A master key system manages building security through a hierarchy of keys. In principle, you can control access to different parts of the building (or even different buildings) with a single set of keys. As an office manager or owner, you need a cost-effective way to manage building security, but you may not know enough about master key systems to decide if this type of lock will work for you. Find out how these systems work, and learn more about the things you need to consider before you ask your locksmith, someone like Oakleigh Locksmiths, to install master keys.
How a master key hierarchy works
Master key systems are surprisingly versatile, and you can adapt this type of lock to suit needs for a small business or a large, national organisation. At the top of a master key system hierarchy is a great grand master key, which simply opens every door in your office(s). Beneath this, you can have separate sub-levels of access that you define.
You can set up this hierarchy to match your business needs. For example, you may have a key to open every door in one building and then separate keys that only open locks on each floor. Alternatively, you may have a great grand master key that opens every lock in Australia, with grand master keys for each state, master keys for each city and then sub-master keys for each building. The choice is yours.
How master key locks work
Master key systems use a series of cylindrical locks that you change to cope with a hierarchy of keys. A cylindrical lock uses a series of pins that you align in a perfect shear line with the notches on your key. With a master key system, you also have spacers in the lock chamber that create an extra shear line when you use a certain key. The great grand master key can align all the shear lines, while the sub-master key can only align one (or some) of the shear lines.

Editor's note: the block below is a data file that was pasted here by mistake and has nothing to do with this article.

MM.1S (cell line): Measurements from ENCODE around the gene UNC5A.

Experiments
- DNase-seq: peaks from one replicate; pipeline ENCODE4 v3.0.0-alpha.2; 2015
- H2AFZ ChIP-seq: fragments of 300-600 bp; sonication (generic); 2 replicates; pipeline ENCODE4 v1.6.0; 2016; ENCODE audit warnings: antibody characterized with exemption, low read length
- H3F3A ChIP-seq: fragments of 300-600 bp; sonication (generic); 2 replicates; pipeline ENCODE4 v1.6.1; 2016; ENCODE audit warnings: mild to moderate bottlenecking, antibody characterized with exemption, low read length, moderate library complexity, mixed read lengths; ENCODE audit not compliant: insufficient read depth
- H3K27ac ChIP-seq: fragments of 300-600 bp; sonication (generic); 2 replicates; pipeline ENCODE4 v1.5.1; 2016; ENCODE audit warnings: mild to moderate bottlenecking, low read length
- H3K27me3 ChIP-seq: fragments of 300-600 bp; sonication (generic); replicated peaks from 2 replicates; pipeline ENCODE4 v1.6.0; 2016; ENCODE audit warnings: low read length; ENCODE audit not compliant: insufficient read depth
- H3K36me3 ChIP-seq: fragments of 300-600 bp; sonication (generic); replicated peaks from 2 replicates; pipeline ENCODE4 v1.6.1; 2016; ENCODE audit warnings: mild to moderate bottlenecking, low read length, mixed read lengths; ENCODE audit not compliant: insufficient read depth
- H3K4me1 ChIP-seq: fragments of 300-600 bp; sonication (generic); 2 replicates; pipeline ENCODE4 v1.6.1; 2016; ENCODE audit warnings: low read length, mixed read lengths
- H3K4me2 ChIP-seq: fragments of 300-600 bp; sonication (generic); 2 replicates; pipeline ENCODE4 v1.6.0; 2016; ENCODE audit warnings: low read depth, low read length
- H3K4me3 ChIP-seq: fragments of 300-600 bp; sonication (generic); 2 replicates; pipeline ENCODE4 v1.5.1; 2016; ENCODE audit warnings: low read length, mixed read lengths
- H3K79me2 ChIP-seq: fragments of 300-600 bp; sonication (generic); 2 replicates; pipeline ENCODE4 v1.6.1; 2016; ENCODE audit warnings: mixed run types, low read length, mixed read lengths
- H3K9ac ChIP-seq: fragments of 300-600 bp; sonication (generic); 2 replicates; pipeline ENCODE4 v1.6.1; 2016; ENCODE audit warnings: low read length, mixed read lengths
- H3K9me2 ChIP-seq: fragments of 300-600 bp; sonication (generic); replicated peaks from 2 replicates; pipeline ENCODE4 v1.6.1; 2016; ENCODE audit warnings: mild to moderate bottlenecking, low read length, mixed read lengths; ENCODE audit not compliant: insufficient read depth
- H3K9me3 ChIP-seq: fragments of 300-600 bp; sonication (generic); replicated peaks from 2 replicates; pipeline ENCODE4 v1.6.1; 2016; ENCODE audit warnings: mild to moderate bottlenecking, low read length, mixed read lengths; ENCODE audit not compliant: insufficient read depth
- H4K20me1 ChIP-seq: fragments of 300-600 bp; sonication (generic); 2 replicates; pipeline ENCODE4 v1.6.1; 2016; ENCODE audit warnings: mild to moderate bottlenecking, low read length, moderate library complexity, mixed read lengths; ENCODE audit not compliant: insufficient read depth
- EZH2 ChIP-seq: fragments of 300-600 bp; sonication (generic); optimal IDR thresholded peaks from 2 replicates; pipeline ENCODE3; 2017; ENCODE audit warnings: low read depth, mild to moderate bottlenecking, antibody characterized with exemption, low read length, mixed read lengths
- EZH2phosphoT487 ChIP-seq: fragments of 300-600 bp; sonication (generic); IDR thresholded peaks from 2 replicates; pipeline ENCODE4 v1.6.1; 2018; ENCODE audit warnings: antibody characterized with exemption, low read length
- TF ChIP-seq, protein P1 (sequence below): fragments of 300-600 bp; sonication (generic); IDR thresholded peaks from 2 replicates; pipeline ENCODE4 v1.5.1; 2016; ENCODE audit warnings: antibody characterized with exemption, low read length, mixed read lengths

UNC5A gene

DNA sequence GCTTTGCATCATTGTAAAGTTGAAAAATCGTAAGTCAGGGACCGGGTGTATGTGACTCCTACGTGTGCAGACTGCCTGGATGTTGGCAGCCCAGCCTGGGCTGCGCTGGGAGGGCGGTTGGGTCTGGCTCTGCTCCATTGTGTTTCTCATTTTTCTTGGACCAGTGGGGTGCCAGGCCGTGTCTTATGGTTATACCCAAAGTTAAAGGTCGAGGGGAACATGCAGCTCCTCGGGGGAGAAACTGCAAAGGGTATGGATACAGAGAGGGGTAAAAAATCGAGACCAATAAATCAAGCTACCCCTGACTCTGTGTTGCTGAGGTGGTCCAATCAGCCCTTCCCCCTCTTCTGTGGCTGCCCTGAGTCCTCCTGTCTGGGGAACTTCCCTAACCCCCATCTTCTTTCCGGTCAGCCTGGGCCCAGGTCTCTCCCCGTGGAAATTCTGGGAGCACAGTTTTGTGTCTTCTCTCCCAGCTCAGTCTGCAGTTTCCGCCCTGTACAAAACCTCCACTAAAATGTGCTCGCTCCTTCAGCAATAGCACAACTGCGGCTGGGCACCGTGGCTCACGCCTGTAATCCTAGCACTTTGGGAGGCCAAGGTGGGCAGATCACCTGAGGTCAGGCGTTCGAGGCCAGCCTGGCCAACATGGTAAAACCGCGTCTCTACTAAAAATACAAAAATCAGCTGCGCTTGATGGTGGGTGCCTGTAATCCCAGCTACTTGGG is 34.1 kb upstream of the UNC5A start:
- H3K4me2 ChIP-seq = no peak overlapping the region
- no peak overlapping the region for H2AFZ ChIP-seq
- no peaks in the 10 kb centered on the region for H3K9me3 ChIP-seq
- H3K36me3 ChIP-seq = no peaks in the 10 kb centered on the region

The benefits of these systems
A master key system could work well for your office-based business.
The hierarchy system is a great way to control access to different parts of your business. You can customise the different levels to suit your needs, and you then have a simple system that means your staff members don't need huge bunches of keys. Each employee only needs one key because you use the hierarchy to control access to different rooms, floors or buildings.
Master key systems are surprisingly cost-effective. For a start, your locksmith only needs to install simple cylindrical locks. From there, you simply issue one key per employee. What's more, as people join the company, you only need to invest in one new key for each person. Compared to digital locks, this type of security can save you a lot of cash, even if your vendor charges a small set-up fee.
If somebody loses their key, the master hierarchy allows you to limit the damage. For example, if an employee loses a sub-master key, you probably only need to replace the locks on one floor or in one building, according to how you set up your hierarchy. As the keys are not unique to a person, you can also transfer access rights by allowing people to sign over their key.
The downsides of master key systems
A master key system could become a problem if somebody loses the great grand master key. In theory, you would have to replace every lock in the organisation.
According to the nature of your business, a master key system may not meet security requirements. For example, you cannot easily log access in and out of a room or zone. You may decide to use a signing-in sheet, but this is prone to error. This lack of control could become a problem if you handle sensitive customer data.
Data breach notification is only a recommended action in Australia, except where somebody breaches security of national health records. Nonetheless, the Privacy Act expects Australian businesses to take reasonable precautions when handling customers' data. A master key system may not meet this requirement because you cannot track who enters and leaves a room, or accesses a specific zone in your hierarchy.
It's sometimes difficult to manage a master key system in a larger organisation, too. Managers may not understand what each key does, which could lead to escalating costs. For example, some people may order the wrong key or just too many keys. If your master key system is too unwieldy, it's probably not practical for your business.
If you're looking for a simple way to secure your office-based business, a master key system could offer several benefits. That aside, master key systems aren't suitable for everyone, so talk to your local commercial locksmith for specialist advice.Share